Grandparents’ Rights

October 2nd 2020

granddaughter reading a book with grandmother

It is Grandparents Day on 4th October 2020 so what better time to talk about grandparents’ rights to see their grandchildren?

Whilst many grandparents are able to enjoy a relationship with their grandchildren, unfortunately this is not the case for all grandparents.  This article covers what can be done if you are a grandparent and are experiencing difficulties seeing your grandchildren.

What actions can grandparents take to see their grandchildren?

In England and Wales grandparents do not have an automatic right to see their grandchildren.  In order to see your grandchildren, the first thing to try is to speak to the parent with whom the grandchildren live and try to reach an agreement with them. 

If those conversations do not go well, mediation would be the next best route to try.  Mediation could take place with a professional mediator facilitating discussions between you and parent with whom the children live or by using another family member to act as a mediator.

Applications to court

Should neither of these initial stages work then you can apply to court.  You first of all need to apply for permission to make a court application as, unfortunately, grandparents do not have the same automatic right to make a court application straight away in the same way that parents do.

The courts in England and Wales recognise the importance of the role that grandparents play in their grandchildrens’ lives so they are likely to grant permission to allow you to apply to court.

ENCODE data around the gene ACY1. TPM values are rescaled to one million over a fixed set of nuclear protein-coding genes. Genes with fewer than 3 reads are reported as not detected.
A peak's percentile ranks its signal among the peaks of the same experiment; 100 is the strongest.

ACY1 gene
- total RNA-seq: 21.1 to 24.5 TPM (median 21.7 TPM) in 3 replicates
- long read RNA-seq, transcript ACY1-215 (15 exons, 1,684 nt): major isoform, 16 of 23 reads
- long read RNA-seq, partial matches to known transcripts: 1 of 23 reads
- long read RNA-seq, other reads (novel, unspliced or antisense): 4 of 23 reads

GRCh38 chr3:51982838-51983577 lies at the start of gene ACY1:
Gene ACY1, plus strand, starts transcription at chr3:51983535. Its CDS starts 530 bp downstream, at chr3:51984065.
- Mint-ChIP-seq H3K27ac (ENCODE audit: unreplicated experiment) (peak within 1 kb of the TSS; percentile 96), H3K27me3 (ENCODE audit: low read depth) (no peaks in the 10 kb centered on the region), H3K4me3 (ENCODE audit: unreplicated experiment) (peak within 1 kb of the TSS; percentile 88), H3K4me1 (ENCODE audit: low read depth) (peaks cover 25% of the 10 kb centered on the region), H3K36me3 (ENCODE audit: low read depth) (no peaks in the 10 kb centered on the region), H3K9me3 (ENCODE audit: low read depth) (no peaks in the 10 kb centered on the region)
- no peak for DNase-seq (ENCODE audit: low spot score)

The court will consider your connection with the children, the nature of the application and whether the application could potentially be harmful to the children’s wellbeing in anyway.  If you are successful if obtaining permission to apply to court, then you can apply for a Child Arrangements Order for your grandchildren to spend time with you.

If one or both parents raise an objection to your application, the court will need to list the matter for a contested hearing where all parties can put forward their evidence.  At this point it is important to seek legal advice to help persuade the court that you have a meaningful relationship with your grandchildren, which it is in their best interests to continue.

After hearing evidence, the court will decide what is in the children’s best interests and will make an order when they consider it is better for the children to make an order than to make no order at all. 

Next steps

If you need help with making arrangements to see your grandchildren, please call us and speak to one of our experts in family law.

Madeleine Harrington is a Family Law Solicitor in Spratt Endicott’s Brackley and Buckingham offices. To discuss this article with her please email

*Disclaimer: While everything has been done to ensure the accuracy of the contents of this article, it is a general guide only. It is not comprehensive and does not constitute legal advice. Specific legal advice should be sought in relation to the particular facts of a given situation. The information is accurate at date of publication, 2nd of October 2020 .